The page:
LW: It felt quite natural to include it, in the sense that although the book is largely about becoming a mother via childbirth, there’s also a lot more going on in the lives of people who happen to be parents, than just parenting. At the same time I was pregnant, my Dad was going through the process of being officially diagnosed with early-onset dementia. It seemed to speak to life’s cyclical nature to include the poem – birth and death being wound up together. Watching the late stages of my dad’s decline and losing him at only 67 years old, made me feel deeply sad that his chance to know his grandson would never be realised, and sad for my son that he’s lost the chance to know my dad. I also felt angry, really angry. And with dementia or illness, that’s difficult because there’s nothing physical you can direct that anger at. It feels like anger or rage is something we’re not meant to be OK sitting with. It’s uncomfortable in many ways. But not all rage can be fixed or healed, and I think that’s OK. It doesn’t have to be something you ‘get better’ from. It felt good to have a house for that rage in the book. 

JA: What is your relationship to poetry, and how has it changed over the years? How did writing this book differ from writing your three others?

LW: My relationship to poetry is that for whatever reason, I can’t stop – it is a compulsion, a driving force – and that has remained the same. But, writing this book felt like a marathon. An incredibly slow marathon. Writing was the only thing that made me feel like myself when I was a new mum and when everything else felt so alien. It’s also the most personal book I’ve written. The more I write, the more deeply interested I am in craft. I’d like to think I’m always improving poetically, always learning by reading the work of others, and pushing myself further with each collection. I hope the results will still be of interest to readers. I think I always had things I wanted to say – and still do – I’ve just found and continue to find more varied ways to say them.

Poet Louise Wallace. Photo by Ebony Lamb.

Princes and Priests, by Jane Arthur

The celebrities are having mental
health breakdowns and people
are lining up for tickets.

Princes and priests have done
and do things they

Television shows
get cancelled
and uncancelled.

The disinformation activists have muddied the lawn.

Some professions can be heroic
and they can be cruel.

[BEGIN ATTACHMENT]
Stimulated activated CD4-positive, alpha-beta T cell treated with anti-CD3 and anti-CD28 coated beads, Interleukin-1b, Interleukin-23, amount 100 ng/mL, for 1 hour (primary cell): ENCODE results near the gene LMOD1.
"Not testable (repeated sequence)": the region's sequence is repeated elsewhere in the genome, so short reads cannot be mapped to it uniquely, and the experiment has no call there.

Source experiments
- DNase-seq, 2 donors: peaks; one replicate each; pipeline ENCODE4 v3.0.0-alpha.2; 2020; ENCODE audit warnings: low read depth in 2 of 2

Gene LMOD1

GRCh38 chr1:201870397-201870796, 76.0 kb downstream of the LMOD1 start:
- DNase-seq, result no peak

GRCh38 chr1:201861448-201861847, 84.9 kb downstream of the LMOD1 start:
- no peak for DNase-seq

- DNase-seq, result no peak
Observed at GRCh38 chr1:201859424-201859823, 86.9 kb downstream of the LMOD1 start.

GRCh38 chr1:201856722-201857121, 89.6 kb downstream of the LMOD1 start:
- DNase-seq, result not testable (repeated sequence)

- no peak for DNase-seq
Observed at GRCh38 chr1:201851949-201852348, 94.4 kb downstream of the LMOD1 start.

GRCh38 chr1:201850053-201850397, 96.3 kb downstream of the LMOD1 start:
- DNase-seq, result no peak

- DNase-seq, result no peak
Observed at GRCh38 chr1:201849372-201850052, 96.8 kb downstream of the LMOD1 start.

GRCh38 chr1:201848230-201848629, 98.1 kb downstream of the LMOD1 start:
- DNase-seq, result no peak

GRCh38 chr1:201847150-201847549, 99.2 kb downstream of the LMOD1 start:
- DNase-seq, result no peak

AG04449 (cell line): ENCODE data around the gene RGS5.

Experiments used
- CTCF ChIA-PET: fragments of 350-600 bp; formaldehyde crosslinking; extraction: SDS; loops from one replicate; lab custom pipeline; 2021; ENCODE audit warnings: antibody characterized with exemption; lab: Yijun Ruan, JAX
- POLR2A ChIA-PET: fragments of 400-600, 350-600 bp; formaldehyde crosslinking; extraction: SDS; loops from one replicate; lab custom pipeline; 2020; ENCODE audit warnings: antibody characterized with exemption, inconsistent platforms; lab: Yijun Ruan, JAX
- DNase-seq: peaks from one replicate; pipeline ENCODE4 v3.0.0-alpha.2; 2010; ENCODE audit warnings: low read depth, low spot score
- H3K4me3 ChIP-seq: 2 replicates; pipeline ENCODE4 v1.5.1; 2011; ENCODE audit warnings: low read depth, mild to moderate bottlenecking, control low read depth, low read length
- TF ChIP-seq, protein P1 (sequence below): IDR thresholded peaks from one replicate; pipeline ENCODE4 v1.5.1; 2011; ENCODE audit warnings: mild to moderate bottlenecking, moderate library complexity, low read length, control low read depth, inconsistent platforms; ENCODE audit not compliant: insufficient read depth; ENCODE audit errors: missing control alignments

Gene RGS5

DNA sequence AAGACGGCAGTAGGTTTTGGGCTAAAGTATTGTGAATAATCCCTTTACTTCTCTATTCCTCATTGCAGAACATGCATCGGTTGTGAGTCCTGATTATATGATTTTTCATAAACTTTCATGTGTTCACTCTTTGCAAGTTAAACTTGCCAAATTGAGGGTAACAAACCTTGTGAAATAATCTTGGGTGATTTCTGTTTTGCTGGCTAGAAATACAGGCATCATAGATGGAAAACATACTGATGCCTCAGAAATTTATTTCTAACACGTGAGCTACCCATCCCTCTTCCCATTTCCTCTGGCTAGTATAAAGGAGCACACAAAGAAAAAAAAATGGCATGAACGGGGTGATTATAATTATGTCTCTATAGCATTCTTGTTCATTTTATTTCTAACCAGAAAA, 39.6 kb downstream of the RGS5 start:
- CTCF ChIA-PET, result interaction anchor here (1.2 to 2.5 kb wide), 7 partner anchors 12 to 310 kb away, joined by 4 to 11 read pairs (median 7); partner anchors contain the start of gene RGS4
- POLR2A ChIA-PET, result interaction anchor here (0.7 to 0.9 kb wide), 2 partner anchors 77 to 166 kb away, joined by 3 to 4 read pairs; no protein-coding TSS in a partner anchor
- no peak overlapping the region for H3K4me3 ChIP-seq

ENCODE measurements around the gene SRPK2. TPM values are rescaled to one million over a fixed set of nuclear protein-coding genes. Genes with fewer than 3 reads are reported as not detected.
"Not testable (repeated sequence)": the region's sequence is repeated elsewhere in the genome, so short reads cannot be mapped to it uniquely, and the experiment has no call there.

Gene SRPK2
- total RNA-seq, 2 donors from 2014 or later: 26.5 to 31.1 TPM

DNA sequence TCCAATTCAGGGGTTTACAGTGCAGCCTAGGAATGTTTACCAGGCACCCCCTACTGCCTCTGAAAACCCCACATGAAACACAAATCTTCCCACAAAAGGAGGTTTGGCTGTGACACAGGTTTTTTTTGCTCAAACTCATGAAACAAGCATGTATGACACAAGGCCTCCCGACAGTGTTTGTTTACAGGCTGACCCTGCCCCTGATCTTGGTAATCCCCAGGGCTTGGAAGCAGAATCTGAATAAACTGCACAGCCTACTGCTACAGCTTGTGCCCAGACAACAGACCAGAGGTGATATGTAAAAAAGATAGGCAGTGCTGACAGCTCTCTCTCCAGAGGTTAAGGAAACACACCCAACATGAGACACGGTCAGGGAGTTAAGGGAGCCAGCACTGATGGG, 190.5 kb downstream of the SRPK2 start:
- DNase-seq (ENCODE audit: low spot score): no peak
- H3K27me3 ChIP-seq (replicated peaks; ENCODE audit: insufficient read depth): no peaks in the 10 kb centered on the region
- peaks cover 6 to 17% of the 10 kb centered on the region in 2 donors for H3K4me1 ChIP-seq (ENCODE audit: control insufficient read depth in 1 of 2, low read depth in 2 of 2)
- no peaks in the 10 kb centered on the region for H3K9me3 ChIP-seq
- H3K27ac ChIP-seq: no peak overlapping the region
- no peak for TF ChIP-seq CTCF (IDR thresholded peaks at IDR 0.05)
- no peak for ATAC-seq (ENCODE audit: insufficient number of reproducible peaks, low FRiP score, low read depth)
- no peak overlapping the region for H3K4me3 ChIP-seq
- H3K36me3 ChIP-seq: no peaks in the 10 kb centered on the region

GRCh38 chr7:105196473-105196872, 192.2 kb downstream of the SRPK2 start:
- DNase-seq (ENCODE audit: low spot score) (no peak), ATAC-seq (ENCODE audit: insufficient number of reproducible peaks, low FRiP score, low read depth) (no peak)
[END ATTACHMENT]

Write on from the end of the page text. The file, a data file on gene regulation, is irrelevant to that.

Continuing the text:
What is the alternative?
Always, always a life
without cruelty.

Everybody wants to be special,
it’s a pandemic
of the individual.
It’s quite incredible
how many experts we have among us.
How many self-appointed

Like flies on shit.
Like flies, on shit!

Louise Wallace: ‘Princes and Priests’ seems to capture the sense of despair (at the world) and resulting apathy that underpins the book. How did this poem come together?

Jane Arthur: Writing poems, for me, can be a way to constructively process what I observe in my mind, memory, or life but, increasingly, in the world. For the first time, with this book I have been writing ‘political’ poetry – about climate change and the pandemic – because honestly, these days, how could you not? Yes, there’s despair, and there’s me despairing at my despair, and there’s despair at the apathy around me, and there’s me admitting to apathy, or hopelessness. And some poems that are nothing to do with any of that, to lighten the mood.

‘Princes and Priests’ was written in real time while some big things were in the headlines internationally and locally. You can probably work them out. I am endlessly fascinated by the impetus to value an individual, often privileged life over the lives of the many. It’s an equation that doesn’t compute for me, but I also acknowledge there are depths of disenfranchisement I’ll never understand either, and nothing is simple. These grey areas are good fodder for poetry, and endless fodder for anxious existentialists. 

LW: This is your second poetry collection, which are famously difficult to write. How did you find the process this time around?

JA: I realised a few years had passed since Craven, which was published in 2019, and thought, ‘I need to get this second book out of my system so it’s done and I can move on.’ I know that sounds glib but honestly, otherwise I was going to suffocate with the stupid pressure I was putting on myself. I was forever raising the bar in my mind of what I needed to achieve, especially having won the best first book award, which was amazing of course, but I’d worked myself into such a silly state I’d only written one poem – literally – in three years. I decided, maybe my second book is going to be bad but I will just get it out of the way so I can write better ones after that. I don’t think the book turned out bad (I trust the publishers to have standards), but allowing myself to think that way through the writing process was pretty liberating.